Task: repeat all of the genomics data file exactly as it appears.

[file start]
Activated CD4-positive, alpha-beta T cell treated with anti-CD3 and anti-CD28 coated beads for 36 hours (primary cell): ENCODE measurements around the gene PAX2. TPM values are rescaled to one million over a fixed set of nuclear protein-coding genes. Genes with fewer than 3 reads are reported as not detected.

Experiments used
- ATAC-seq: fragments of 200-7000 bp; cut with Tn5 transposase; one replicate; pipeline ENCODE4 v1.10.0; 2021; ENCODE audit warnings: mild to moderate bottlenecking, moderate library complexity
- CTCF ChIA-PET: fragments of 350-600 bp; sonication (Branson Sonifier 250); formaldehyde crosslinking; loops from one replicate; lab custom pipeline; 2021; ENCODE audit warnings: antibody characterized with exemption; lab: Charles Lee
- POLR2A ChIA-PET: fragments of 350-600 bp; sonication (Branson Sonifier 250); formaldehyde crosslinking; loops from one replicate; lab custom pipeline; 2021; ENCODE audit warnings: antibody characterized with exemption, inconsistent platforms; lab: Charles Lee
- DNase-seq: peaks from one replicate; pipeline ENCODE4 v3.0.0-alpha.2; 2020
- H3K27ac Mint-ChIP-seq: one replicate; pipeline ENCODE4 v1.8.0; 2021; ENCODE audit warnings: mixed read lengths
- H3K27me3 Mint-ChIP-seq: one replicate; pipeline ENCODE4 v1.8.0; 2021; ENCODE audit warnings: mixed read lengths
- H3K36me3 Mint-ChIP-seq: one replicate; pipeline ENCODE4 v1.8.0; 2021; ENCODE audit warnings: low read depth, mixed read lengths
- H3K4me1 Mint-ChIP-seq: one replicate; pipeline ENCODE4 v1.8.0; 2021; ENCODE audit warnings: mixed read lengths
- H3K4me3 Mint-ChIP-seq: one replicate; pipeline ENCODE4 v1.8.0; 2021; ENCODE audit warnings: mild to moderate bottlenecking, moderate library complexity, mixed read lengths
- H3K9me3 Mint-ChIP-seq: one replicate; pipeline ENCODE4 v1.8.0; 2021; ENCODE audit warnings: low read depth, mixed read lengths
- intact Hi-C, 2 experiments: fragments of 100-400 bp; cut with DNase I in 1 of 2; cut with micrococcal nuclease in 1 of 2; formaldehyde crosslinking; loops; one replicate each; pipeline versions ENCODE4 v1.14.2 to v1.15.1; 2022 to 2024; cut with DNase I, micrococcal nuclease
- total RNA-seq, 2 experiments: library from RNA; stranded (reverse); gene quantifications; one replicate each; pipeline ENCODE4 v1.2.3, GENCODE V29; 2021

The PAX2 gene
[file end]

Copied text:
Activated CD4-positive, alpha-beta T cell treated with anti-CD3 and anti-CD28 coated beads for 36 hours (primary cell): ENCODE measurements around the gene PAX2. TPM values are rescaled to one million over a fixed set of nuclear protein-coding genes. Genes with fewer than 3 reads are reported as not detected.

Experiments used
- ATAC-seq: fragments of 200-7000 bp; cut with Tn5 transposase; one replicate; pipeline ENCODE4 v1.10.0; 2021; ENCODE audit warnings: mild to moderate bottlenecking, moderate library complexity
- CTCF ChIA-PET: fragments of 350-600 bp; sonication (Branson Sonifier 250); formaldehyde crosslinking; loops from one replicate; lab custom pipeline; 2021; ENCODE audit warnings: antibody characterized with exemption; lab: Charles Lee
- POLR2A ChIA-PET: fragments of 350-600 bp; sonication (Branson Sonifier 250); formaldehyde crosslinking; loops from one replicate; lab custom pipeline; 2021; ENCODE audit warnings: antibody characterized with exemption, inconsistent platforms; lab: Charles Lee
- DNase-seq: peaks from one replicate; pipeline ENCODE4 v3.0.0-alpha.2; 2020
- H3K27ac Mint-ChIP-seq: one replicate; pipeline ENCODE4 v1.8.0; 2021; ENCODE audit warnings: mixed read lengths
- H3K27me3 Mint-ChIP-seq: one replicate; pipeline ENCODE4 v1.8.0; 2021; ENCODE audit warnings: mixed read lengths
- H3K36me3 Mint-ChIP-seq: one replicate; pipeline ENCODE4 v1.8.0; 2021; ENCODE audit warnings: low read depth, mixed read lengths
- H3K4me1 Mint-ChIP-seq: one replicate; pipeline ENCODE4 v1.8.0; 2021; ENCODE audit warnings: mixed read lengths
- H3K4me3 Mint-ChIP-seq: one replicate; pipeline ENCODE4 v1.8.0; 2021; ENCODE audit warnings: mild to moderate bottlenecking, moderate library complexity, mixed read lengths
- H3K9me3 Mint-ChIP-seq: one replicate; pipeline ENCODE4 v1.8.0; 2021; ENCODE audit warnings: low read depth, mixed read lengths
- intact Hi-C, 2 experiments: fragments of 100-400 bp; cut with DNase I in 1 of 2; cut with micrococcal nuclease in 1 of 2; formaldehyde crosslinking; loops; one replicate each; pipeline versions ENCODE4 v1.14.2 to v1.15.1; 2022 to 2024; cut with DNase I, micrococcal nuclease
- total RNA-seq, 2 experiments: library from RNA; stranded (reverse); gene quantifications; one replicate each; pipeline ENCODE4 v1.2.3, GENCODE V29; 2021

The PAX2 gene